Interview: Atishi Marlena, the AAP.

‘Driven by political reality’

Print edition : May 02, 2014

Atishi Marlena, spokesperson of the Aam Aadmi Party. Photo: Meeta Ahlawat

Interview with Atishi Marlena, official spokesperson of the Aam Aadmi Party.

THE Aam Aadmi Party has significantly altered the nature of political dialogue in the country by forcing other parties to engage in livelihood issues of common people. Atishi Marlena, official spokesperson of the AAP, speaks to Frontline:

How many seats is the AAP contesting in the elections?

Right now it is somewhere around 440.

Many political observers believe that such a large-scale participation could hamper its political prospects.

We were being driven by the larger sociopolitical reality that the AAP faced after the Delhi Assembly elections. An upsurge of popular support pushed us into contesting. People were looking for a party that was honest and that stood for their interests. People expected us to fill that political vacuum. The AAP has managed to capture the mind space of the people. We are being seen as a party that will take real issues head-on. For example, everyone knows about the real issues of the Indian polity, yet no one talks about them. No one talked about Robert Vadra, no one talked about the Ambanis and the Adanis of India. No one was talking about Narendra Modi and his PR. We have raised our voices at great personal cost. Every day, Arvind [Kejriwal] is being physically attacked. Our party activists have been attacked many times.

Has the AAP campaign been slow this time? What is your assessment?

The kind of groundwork that we were able to do for the Delhi elections has not been possible this time owing to the shortage of time. But we are witnessing popular support in urban Maharashtra, urban Karnataka and many other pockets. We now have to see how much of this support translates into votes. In addition, we have candidates who have come in with their own mass base—like Medha Patkar, Alok Aggarwal or Lingaraj Azad in Odisha. Along with our volunteer base, I hope they make a difference. But right now it is difficult to say.

Why you don’t see a large number of volunteers on the ground is that there were many who had specifically come to Delhi from all over the country to help in the Assembly elections and they are now volunteering in their own constituencies. But the difference in Delhi between then and now is that we have a reasonably well-organised party unit here.

Why has there been no internal survey for the parliamentary elections like the one you had for the Delhi Assembly elections?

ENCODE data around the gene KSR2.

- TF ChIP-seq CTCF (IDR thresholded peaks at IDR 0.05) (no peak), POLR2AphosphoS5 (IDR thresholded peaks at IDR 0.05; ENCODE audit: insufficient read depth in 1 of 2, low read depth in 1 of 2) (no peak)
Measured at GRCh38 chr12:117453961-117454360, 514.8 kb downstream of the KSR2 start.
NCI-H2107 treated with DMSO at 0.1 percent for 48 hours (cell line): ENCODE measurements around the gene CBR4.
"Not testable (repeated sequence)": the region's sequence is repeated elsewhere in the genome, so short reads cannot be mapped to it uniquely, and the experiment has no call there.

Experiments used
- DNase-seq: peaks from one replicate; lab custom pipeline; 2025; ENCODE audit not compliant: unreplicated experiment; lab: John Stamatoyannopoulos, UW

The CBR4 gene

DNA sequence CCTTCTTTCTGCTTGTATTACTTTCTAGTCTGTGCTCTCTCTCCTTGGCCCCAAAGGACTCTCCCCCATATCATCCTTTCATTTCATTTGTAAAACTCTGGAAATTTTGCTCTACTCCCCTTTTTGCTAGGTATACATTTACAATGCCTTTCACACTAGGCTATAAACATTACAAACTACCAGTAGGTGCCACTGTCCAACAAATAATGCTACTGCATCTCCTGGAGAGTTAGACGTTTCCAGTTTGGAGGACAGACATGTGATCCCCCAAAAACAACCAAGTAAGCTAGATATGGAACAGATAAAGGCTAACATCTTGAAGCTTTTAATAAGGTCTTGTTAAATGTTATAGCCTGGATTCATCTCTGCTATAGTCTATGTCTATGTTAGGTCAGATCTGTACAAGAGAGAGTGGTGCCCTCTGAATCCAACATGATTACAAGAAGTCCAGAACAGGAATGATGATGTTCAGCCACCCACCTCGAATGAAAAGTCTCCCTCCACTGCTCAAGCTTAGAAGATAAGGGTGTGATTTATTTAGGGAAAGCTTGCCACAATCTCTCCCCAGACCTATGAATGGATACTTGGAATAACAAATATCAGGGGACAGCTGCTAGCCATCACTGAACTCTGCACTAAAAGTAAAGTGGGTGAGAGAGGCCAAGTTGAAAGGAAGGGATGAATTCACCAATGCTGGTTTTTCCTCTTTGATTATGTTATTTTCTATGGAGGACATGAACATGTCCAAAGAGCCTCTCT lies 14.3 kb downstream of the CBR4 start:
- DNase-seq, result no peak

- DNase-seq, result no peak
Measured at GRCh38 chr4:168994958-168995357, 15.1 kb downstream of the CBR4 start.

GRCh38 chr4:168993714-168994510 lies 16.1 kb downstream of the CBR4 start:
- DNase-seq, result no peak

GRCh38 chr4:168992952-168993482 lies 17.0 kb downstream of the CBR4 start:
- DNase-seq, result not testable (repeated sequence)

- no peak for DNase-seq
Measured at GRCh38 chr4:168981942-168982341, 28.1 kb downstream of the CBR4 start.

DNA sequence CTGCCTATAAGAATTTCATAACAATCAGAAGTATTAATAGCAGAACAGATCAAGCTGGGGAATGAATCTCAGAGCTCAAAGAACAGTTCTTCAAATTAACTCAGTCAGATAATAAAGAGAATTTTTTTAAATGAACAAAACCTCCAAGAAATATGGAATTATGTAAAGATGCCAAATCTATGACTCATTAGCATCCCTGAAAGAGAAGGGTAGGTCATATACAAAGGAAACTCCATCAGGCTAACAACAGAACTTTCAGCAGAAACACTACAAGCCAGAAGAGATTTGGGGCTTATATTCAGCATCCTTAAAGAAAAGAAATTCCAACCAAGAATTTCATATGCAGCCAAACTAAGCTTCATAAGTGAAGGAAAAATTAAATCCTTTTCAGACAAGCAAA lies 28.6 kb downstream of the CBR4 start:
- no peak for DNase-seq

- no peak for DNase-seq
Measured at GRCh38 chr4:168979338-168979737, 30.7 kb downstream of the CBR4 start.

It is far too expensive to get a survey done nationally. We don’t have that kind of funds.

However, more than the number of seats we win, this election is important because significant questions about both the Congress and the BJP have been raised. Important questions about our political establishment have been raised. Both the parties have shown their true colours of communal and vote-bank politics. The Congress has given reservation for Jats. And the BJP is now showing its communal colour. The farce of the “development” that the BJP was selling has come to an end. Again, issues like Ram Mandir and badla [revenge] have been raised by the BJP.

What the AAP has been able to do is to show that both the parties are two sides of the same coin. That there is a larger collusion of the political parties with the big corporates is an issue that we have managed to highlight. Mukesh Ambani [Reliance Industries chairman] was always thought of as a sacred cow, not to be named. A lot of journalists have since come to us to say that they had done investigative reports against the Ambanis that were buried and could not be printed because of pressure from the Ambanis. This sort of crony capitalism and collusion with the political class have been brought to the fore. Every ordinary person who watches the news now knows that Mukesh Ambani is giving funds to both the Congress and the BJP and their interests are tied. For democracy, the knowledge of this nexus is extremely significant.

Despite being perceived as a secular party, why has the AAP not been in the forefront in criticising communalism?

We have repeatedly said that our fight is against those who are corrupt and those who are communal. But the fact of the matter is that in the communalism-secularism debate, what often gets missed out is that the BJP is as corrupt and in collusion with the corporate class as is the Congress. For example, who knew that the CAG [Comptroller and Auditor General] had indicted the Gujarat government for a Rs.25,000-crore loss to the exchequer? It was important to bring out those issues in front of the public, because the story of development is being sold by the BJP to the whole country; a fake image that Modi is trying to sell.

Human development indices in Gujarat fare as bad or as good as any other State. Yet this is a PR myth that has been built over the last few years and built systematically. If you travel in an ordinary train in Uttar Pradesh, farmers would say that “ Modi kisaanon ka masiha hai” [Modi is the saviour of farmers]. That is why it was necessary to puncture that myth. Modi and the BJP advocate a development model that does not and cannot work for the common man.